The aspiring bombers were apprehended at the border between Belgium and France, and are currently facing charges of terrorism alongside the mastermind behind the plot, a high-ranking Iranian diplomat named Assadollah Assadi, who was stationed at the embassy in Vienna at the time. A number of people who spoke at the Free Iran Global Summit, especially on Monday, called attention to the fact that Assadi’s trial was just beginning in Belgium and that it could stand alongside the summit as an urgent reminder of the terror threat that Tehran poses to the entire world.
In remarks delivered to the summit via Zoom, British MP Bob Blackman identified himself as “one of the plaintiffs in the trial against the arrested regime diplomat,” and said that the case “should and will bring a turning point in the foreign policy adopted by European governments vis-à-vis Iran’s regime so far.” Blackman went on to express particular hope that his own government would take specific measures including the closure of the Iranian embassy in London and the designation of the Islamic Revolutionary Guard Corps as a foreign terrorist organization.
With both of these recommendations, Blackman implicitly endorsed an assertive strategy akin to that which has recently been adopted by the US. Washington has had no formal diplomatic ties with Tehran since the hostage crisis at the US embassy in the wake of the 1979 revolution. But it was only during the Trump administration that the State Department finally extended terrorist designation to the entirety of the IRGC, a move that many of Iran’s critics described as being long overdue.
The terrorist designation is now regarded as one aspect of a “maximum pressure” strategy that is still unfolding in the form of new economic sanctions and new efforts at diplomatic isolation. Approval for that strategy was a common feature in speeches by NCRI supporters. John Rood, former US Undersecretary of Defense for Policy, declared, “It is important that we continue the maximum pressure campaign to limit the ability of the regime to export terrorism and its malign influence.”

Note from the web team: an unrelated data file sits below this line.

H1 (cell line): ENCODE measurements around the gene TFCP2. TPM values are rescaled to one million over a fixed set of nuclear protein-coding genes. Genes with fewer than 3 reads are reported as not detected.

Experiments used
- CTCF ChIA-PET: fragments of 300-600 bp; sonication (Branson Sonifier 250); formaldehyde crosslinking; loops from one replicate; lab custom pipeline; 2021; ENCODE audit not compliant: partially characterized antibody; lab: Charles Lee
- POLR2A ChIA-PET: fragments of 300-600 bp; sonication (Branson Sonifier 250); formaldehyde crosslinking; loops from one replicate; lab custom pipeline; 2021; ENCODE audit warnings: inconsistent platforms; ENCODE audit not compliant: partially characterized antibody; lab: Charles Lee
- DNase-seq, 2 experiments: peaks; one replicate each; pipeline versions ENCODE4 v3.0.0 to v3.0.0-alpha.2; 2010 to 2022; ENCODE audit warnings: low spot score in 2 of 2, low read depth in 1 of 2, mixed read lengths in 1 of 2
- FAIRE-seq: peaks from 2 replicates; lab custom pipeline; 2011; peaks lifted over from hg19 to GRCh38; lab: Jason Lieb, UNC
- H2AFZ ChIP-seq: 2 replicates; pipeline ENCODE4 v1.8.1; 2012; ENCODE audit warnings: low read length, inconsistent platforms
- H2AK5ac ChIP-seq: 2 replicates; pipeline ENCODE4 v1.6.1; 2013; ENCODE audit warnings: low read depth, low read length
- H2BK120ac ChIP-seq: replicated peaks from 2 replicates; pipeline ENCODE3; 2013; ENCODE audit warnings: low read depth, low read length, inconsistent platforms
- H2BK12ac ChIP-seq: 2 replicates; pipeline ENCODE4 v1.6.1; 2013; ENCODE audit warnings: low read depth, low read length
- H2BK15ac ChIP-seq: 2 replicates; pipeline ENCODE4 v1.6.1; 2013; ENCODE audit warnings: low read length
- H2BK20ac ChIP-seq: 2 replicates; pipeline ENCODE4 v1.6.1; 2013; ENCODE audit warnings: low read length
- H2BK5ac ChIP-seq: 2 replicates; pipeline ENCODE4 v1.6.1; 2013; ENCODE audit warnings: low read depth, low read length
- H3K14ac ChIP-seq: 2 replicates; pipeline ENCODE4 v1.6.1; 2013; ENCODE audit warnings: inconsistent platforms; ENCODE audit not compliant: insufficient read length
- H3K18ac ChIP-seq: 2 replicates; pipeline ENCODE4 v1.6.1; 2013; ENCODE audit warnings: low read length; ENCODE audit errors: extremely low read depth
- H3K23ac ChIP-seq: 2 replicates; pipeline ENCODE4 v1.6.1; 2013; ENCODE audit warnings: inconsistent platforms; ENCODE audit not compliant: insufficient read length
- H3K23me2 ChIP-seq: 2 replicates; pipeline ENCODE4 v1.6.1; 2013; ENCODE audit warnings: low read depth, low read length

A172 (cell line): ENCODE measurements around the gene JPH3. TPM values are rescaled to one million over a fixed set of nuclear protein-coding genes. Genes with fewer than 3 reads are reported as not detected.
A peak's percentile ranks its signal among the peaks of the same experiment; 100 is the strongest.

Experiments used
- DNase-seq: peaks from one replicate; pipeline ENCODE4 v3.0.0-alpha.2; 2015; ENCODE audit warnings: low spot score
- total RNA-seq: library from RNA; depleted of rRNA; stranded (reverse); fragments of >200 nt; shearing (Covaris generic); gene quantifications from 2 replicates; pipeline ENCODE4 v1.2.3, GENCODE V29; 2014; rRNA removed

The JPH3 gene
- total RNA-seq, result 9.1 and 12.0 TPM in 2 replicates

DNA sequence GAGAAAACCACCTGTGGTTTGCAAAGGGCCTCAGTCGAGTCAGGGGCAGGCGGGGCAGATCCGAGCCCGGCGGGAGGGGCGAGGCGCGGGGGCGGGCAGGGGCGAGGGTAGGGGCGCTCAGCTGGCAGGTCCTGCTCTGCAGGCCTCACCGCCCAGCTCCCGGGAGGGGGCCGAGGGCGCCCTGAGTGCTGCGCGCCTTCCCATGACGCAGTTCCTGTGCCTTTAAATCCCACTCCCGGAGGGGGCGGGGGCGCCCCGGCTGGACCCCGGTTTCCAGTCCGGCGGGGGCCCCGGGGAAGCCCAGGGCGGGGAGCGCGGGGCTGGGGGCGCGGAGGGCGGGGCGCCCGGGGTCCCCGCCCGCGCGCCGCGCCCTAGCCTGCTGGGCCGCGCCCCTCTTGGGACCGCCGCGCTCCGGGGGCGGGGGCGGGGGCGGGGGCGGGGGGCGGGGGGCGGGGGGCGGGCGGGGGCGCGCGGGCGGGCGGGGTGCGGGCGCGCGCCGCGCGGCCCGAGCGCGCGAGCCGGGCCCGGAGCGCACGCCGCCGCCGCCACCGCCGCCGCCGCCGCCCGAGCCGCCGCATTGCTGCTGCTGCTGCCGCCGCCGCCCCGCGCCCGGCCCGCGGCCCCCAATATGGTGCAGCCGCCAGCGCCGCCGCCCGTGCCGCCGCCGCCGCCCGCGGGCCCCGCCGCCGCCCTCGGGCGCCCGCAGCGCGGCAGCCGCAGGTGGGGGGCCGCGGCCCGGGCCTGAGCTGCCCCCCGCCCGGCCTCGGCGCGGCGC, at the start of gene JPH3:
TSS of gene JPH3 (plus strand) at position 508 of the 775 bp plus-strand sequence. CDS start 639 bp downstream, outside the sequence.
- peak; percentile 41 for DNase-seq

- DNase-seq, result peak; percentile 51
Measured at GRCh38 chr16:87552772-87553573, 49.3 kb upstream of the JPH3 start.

Rood went on to note that the responsibility for carrying out that campaign is shared widely, and not just by Western governments. “Companies must be very careful who they are dealing with to avoid supporting these terrorists,” he said, referring to a complex web of Iranian operatives and supporters of the regime’s confrontational foreign policy. Echoing Mrs. Rajavi’s call for the closure of Iranian embassies, many speakers emphasized that diplomats are frequent contributors to that network.
Tom Ridge, Washington’s first Homeland Security Secretary, said that the Islamic Republic uses those embassies to “stimulate chaos and anti-government activities.” This perception no doubt informed his conclusion that there is little to no value of traditional diplomatic relations with Iran. Describing the “peaceful path” as akin to “appeasement,” Ridge said that this approach “will not lead to peace. It never has and never will.”
Alex Carlile, a member of the UK’s House of Lords, similarly criticized Western policymakers for a “tendency towards compromise” and declared that he “would welcome clearer action by the EU and the UK.” The sentiment was further echoed from the US by Robert Joseph, a former Undersecretary of State for Arms Control and International Security, who described the Free Iran Global Summit as “a call to action” and said, “If we want to stop terrorist acts, the mullahs must know there are real consequences. This is the fundamental principle of deterrence. We need to see and treat the regime for what it is.”
Participants in the summit underscored that that perception goes hand-in-hand with the recognition that the event’s organizers represent the antithesis of the existing terrorist regime. “There’s a real alternative… that seeks to reshape the future of Iran,” said Lord Carlile, speaking as one of the hundreds of supporters who have read the platform of the Iranian Resistance and determined that the NCRI is the entity likeliest to create freedom and democracy in the heart of the Middle East.